The lovely logo for this project is created by ZoeF.

Introduction

In case you have never played a Zelda game, let me explain what this game series is about. The Legend Of Zelda is a game series developed by Nintendo and is the brainchild of Shigeru Miyamoto and Takashi Tezuka.

In almost each Zelda game, you must go on a quest to save a kingdom from destruction. In your quest, you meet different characters and go through various dungeons to get stronger. Each Zelda game has its own gimmick that makes the game stand out on its own. For example, in one game you have transformation masks and in another game, you ride throughout the kingdom on a train.

Each Zelda game takes the player on a journey throughout a game filled with action, adventure, puzzles and much more. It’s hard to explain what makes a Zelda game a Zelda game.

There are various elements that always return in almost each Zelda game. There is always a kingdom or kingdom to save. At the end of each game, you have a big boss battle against the big bad that is threatening the land. You go through dungeons to acquire new items and/or abilities to get stronger. You also go on a journey on your own, sometimes with a companion that helps you throughout the adventure.

If we would cover everything in this retrospective, we wouldn’t be able to ever finish this series. Since there are comic books, tv-series, concerts and so much more. That’s why we decided in this retrospective to focus only on the main series.

But hey, if we explained the Zelda series, we would be here all day. So, it’s time to look at the first game! Let’s get this retrospective started! Little note about the release years, I took the earliest release date, which is in most cases the Japanese release date.

Enough stalling, it’s time to hear what other writers have to say about the Zelda games. Let’s start with the beginning and let’s start with the first Zelda game!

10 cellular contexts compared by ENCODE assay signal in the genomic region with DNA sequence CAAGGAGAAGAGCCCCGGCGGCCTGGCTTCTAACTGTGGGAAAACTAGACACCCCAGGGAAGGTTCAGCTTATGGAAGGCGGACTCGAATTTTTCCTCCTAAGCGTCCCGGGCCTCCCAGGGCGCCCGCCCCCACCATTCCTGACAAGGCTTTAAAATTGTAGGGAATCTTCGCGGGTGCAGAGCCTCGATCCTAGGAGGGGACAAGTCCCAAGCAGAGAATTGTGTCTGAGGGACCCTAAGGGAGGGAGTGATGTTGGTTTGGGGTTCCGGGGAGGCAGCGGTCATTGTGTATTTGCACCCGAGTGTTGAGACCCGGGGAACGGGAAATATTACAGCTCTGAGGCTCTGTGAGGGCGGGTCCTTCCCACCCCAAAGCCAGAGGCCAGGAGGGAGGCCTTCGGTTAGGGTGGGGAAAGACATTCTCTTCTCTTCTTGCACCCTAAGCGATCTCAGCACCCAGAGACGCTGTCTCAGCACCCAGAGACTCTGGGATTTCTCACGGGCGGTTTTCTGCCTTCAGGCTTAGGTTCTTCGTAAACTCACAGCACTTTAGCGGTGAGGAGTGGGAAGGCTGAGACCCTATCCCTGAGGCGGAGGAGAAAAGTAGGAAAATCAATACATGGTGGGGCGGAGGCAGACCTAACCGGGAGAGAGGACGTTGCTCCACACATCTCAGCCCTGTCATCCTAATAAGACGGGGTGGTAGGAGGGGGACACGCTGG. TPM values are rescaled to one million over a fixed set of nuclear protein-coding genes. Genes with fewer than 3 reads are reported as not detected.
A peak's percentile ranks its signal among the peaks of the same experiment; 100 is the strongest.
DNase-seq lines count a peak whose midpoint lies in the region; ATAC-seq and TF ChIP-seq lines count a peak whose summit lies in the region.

1986 – The Legend Of Zelda (NES)

Tim talks about the start of the Legend Of Zelda

Zelda 1The first game in the series! So, in this article, you can read the memories of Tim with the first Zelda game.

Something that is very special about the first game is that there were broadcasted sequels of this game. You can read more about it here, BS Zelda.

1987 – The Legend Of Zelda II: The Adventure Of Link (NES)

Jessica takes us through Link’s adventure on the NES.

Zelda 2Creating a sequel isn’t easy. You can go in two different routes. One route is to create something so similar to appeal to the old fans. The other route is to create something completely new to try to draw in new fans.

In this game, they chose the 2nd option. They tried something new with the Zelda formula, but how did it go? Well, Jess will tell you all about it in her article about Zelda II.

1991 – The Legend Of Zelda – A Link To The Past (SNES)

The Well Red Mage shares his wisdom of the tale of the Link to the Past.

a-link-to-the-past-4In the article from the Well Red Mage, we learn about his experience with the Link to the Past games. He also talks about why the Zelda series has been able to survive for so long.

If you wonder if “A Link Between Worlds” was the first sequel to this game, well you are mistaken. The first sequel to this game is Zelda – The Ancient Stone Tables.

1993 – The Legend Of Zelda – Link’s Awakening (GB) – The Legend Of Zelda – Links Awakening DX (GBC)

OverThinkerY talks about the first handheld Zelda game, where Link wakes up…?

250px-LinksAwakeningDX.jpgAt first, I played the version on the Gameboy. I only played the DX version a few years ago, when it got released on the Nintendo 3DS eShop.